He points out, however, that asset managers are not responsible for enforcing or monitoring climate change targets. Instead, allocators of capital must create an environment that enables for climate goals to be achieved.

“It is in our interest to steward investee firms towards positive climate outcomes and provide the market with the debt and equity products to achieve this,” he says.

Global listed markets have already seen a big shift away from primary producers of fossil fuels, which today account for only 2.5% of the MSCI World index. But decarbonisation is not as simple as steering portfolio investments towards listed companies with high environmental, social and governance (ESG) ratings.

“Yes, investors should start thinking about decarbonising their investment portfolios; but we must also consider the real-world infrastructure investments in, for example, renewable energy, needed to achieve net-zero targets over the next three to four decades,” says Lewenson.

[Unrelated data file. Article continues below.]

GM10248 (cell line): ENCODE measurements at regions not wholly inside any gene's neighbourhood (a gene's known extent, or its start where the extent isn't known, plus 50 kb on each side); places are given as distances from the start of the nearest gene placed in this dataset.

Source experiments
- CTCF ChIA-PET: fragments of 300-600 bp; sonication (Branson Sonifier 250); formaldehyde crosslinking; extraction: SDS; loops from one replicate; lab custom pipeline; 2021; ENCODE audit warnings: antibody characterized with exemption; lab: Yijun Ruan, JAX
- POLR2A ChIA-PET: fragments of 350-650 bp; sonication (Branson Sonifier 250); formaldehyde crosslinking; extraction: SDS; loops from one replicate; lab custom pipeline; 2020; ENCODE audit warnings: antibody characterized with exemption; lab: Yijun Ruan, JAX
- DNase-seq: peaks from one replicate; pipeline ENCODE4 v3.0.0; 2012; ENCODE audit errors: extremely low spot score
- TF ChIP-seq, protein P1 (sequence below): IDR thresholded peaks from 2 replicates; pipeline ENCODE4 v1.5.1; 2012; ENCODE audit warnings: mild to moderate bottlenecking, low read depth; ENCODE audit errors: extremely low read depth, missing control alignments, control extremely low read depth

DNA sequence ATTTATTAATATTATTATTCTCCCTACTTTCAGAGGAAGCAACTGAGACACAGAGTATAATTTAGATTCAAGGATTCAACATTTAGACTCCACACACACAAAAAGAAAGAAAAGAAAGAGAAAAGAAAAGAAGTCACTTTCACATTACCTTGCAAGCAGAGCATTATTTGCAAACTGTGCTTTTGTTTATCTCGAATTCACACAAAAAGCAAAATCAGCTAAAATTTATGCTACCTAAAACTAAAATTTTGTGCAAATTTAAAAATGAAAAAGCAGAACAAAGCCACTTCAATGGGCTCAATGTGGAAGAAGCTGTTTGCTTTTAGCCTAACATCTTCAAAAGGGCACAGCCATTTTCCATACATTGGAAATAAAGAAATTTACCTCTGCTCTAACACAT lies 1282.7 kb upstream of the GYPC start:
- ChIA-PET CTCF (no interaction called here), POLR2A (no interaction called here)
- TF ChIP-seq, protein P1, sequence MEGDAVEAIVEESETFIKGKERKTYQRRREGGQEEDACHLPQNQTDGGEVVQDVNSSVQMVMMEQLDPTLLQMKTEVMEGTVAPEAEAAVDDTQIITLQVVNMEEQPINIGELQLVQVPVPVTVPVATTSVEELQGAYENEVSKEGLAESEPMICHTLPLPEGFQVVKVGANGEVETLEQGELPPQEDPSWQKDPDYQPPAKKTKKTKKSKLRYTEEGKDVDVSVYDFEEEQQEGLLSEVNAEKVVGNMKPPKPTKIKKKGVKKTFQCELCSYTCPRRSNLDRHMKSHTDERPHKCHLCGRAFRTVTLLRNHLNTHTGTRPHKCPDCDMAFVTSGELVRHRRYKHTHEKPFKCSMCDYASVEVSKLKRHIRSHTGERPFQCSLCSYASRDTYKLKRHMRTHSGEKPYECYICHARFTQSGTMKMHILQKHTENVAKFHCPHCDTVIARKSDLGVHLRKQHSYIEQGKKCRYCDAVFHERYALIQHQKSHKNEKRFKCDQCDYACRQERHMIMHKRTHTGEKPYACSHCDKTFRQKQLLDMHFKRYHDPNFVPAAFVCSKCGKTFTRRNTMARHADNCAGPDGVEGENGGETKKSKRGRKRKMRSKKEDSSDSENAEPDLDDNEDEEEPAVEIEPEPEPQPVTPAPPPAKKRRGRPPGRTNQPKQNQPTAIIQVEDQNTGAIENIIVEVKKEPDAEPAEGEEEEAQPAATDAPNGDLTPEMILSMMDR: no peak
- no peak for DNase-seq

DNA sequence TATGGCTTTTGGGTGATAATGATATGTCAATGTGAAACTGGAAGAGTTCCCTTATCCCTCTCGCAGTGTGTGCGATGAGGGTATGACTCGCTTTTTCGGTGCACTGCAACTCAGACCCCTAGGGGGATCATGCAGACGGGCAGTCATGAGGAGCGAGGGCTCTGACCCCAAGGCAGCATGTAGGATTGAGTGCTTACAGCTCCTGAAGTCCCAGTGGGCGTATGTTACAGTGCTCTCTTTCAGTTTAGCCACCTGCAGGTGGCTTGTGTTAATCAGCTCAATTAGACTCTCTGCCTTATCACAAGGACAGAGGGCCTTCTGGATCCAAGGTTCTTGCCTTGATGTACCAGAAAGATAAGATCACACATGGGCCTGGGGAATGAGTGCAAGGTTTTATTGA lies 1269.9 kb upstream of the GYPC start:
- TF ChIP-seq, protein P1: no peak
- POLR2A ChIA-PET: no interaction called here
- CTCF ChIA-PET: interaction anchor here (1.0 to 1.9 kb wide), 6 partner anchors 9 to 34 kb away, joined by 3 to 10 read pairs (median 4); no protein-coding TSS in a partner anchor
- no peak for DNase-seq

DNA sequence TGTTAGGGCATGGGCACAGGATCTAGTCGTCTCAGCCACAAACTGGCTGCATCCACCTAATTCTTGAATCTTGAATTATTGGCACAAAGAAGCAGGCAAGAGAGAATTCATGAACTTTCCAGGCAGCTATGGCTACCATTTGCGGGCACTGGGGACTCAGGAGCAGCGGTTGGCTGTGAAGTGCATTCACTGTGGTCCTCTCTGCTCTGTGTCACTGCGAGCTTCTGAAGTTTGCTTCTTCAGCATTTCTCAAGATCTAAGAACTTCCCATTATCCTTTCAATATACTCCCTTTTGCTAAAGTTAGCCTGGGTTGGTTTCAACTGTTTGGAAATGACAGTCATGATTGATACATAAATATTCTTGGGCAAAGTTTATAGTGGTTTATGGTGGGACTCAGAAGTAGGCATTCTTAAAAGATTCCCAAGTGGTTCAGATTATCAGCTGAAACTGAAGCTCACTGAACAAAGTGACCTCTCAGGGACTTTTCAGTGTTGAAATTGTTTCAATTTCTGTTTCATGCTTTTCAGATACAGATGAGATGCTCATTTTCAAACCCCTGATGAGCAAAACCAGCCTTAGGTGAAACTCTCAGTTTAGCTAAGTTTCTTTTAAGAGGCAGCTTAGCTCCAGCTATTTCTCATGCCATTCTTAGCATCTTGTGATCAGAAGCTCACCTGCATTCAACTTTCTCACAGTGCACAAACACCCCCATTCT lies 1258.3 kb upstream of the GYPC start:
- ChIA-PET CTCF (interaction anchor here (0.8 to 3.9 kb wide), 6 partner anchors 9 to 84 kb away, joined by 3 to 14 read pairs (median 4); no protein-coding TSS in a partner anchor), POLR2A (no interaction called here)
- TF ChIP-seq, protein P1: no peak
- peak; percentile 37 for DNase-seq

Support for portfolios that achieve ESG outcomes, including decarbonisation, is on the rise thanks to growing evidence that sustainable investing enhances rather than impedes investment returns.

“Stewardship will emerge as our biggest impact in delivering sustainable development outcomes; our North Star is to achieve impact-aligned sustainable development goals through our proactive stewardship,” says Lewenson.

In this context, all stakeholder engagements take place in cognisance of factors like climate risk, ethical leadership, social inequality, sound pay, and social justice and transformation.